Treasury figures reveal extent of tax avoidance

Six per cent of the UK's wealthiest individuals earning more than £10 million pay less than 10 per cent in tax, widely speculated figures released by the Government have revealed.

A further three per cent are paying below the basic 20 per cent rate, with fewer than three quarters paying more than 40 per cent.

The figures for the 2010/11 tax year reveal the extent at which some top earners are exploiting tax loopholes to reduce the rate of tax they pay on income - often below the average being paid by those on low and middle incomes.

Of the 10,000 people who declared an income in the range of £1 million to £5 million, around 1,000 paid 30 per cent tax, far below the top tax rate of 50 per cent that they are legally obliged to pay.

The publication of the figures follows recent criticism over Government plans to limit tax reliefs on charitable donations, with many charities concerned the move will damage philanthropic giving.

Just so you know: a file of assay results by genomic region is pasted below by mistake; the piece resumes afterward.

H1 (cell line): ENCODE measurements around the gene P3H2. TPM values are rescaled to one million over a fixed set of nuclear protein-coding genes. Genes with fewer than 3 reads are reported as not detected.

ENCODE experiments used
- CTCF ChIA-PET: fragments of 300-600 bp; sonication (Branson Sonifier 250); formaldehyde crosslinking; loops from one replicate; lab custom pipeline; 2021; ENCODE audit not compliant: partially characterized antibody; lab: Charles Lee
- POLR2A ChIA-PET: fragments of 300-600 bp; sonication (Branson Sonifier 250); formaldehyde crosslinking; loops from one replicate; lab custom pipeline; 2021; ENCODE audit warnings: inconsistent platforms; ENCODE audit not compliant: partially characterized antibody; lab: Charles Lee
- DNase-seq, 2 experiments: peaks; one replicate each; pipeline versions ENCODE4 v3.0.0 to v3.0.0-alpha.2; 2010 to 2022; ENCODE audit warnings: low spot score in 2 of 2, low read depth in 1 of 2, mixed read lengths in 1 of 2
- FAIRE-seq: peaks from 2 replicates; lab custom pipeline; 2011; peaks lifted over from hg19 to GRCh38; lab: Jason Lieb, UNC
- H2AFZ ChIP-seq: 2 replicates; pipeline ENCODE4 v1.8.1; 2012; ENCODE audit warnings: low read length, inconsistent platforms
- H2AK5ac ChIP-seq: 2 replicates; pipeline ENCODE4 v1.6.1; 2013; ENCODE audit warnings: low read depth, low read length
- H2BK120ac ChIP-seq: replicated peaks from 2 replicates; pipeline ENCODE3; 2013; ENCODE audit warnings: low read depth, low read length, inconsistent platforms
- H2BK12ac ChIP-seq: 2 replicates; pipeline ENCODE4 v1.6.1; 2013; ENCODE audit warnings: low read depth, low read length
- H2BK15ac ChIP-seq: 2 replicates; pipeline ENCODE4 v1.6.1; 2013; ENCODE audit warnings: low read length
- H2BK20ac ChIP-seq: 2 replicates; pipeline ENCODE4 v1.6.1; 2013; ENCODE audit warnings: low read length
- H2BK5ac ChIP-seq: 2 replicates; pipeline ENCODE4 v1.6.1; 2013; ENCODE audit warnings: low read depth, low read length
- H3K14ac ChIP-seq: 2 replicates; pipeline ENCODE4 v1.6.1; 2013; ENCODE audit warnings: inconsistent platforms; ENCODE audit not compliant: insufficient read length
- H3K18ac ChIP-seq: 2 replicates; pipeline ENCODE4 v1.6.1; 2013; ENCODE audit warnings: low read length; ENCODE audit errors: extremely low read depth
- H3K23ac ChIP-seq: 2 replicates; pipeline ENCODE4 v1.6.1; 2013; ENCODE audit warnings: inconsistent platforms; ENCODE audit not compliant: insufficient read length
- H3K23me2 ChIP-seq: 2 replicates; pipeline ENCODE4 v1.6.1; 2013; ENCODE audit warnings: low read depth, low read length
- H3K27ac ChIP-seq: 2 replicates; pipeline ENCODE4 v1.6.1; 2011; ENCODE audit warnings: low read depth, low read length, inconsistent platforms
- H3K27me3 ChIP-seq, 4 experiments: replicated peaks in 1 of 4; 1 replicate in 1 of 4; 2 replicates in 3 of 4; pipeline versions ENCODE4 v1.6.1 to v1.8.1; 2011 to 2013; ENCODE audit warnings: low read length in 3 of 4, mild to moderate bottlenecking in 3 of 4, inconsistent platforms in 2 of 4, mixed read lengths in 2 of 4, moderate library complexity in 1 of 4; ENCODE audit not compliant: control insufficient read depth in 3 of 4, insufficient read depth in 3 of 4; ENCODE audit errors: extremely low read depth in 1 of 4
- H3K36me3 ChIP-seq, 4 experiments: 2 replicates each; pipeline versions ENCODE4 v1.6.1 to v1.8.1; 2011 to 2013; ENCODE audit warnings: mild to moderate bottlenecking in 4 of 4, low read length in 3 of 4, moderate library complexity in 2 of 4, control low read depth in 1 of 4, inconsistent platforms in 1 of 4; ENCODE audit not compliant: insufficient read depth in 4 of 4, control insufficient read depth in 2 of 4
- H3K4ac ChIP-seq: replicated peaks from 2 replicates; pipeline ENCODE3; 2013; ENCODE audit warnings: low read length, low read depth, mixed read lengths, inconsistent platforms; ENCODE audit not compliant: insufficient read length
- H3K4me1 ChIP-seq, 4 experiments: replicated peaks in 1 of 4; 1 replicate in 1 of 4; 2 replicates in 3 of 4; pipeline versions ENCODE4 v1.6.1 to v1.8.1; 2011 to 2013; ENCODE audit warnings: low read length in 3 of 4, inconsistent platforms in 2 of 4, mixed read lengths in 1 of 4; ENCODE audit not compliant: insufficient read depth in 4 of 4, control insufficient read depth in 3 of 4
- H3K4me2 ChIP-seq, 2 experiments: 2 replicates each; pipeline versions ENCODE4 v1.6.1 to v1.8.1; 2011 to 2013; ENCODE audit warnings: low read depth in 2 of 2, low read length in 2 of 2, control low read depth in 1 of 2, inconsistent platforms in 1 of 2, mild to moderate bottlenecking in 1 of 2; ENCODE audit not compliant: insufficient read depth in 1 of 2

A Treasury spokesperson said: "There are currently millionaires paying a lower tax rate than ordinary taxpayers. This is the system we have at the moment, but the government is committed to making it fairer."

"We're capping benefits and these figures clearly show why it's fair to cap tax reliefs for the wealthy as well."

Describing the figures as 'shocking', Brendan Barber, general secretary for the Trade Union Congress (TUC), said: "For too many of Britain's super-rich, tax is something for the little people."

"Unfortunately the government is making the mistake of trying to deal with tax reform in a piecemeal way - one day rewarding the very wealthy with a cut in their tax rate, the next trying to unpick their allowances that benefit charitable institutions.

"Instead what we need is a proper and comprehensive review of our tax system - one that sets out to make tax fair for everyone and means the super-rich start to pay effective tax rates much higher than the seemingly voluntary rates they pay at the moment."

Under the proposed changes which are set to come into force in April 2013, all uncapped income tax reliefs will be limited to 25 per cent of an individual's income, or £50,000, whichever is the greater - including relief on charitable donations.

The government is to now launch a formal public consultation regarding the tax relief limit over the summer, saying it is keen to 'explore' the ways in which a cap will work.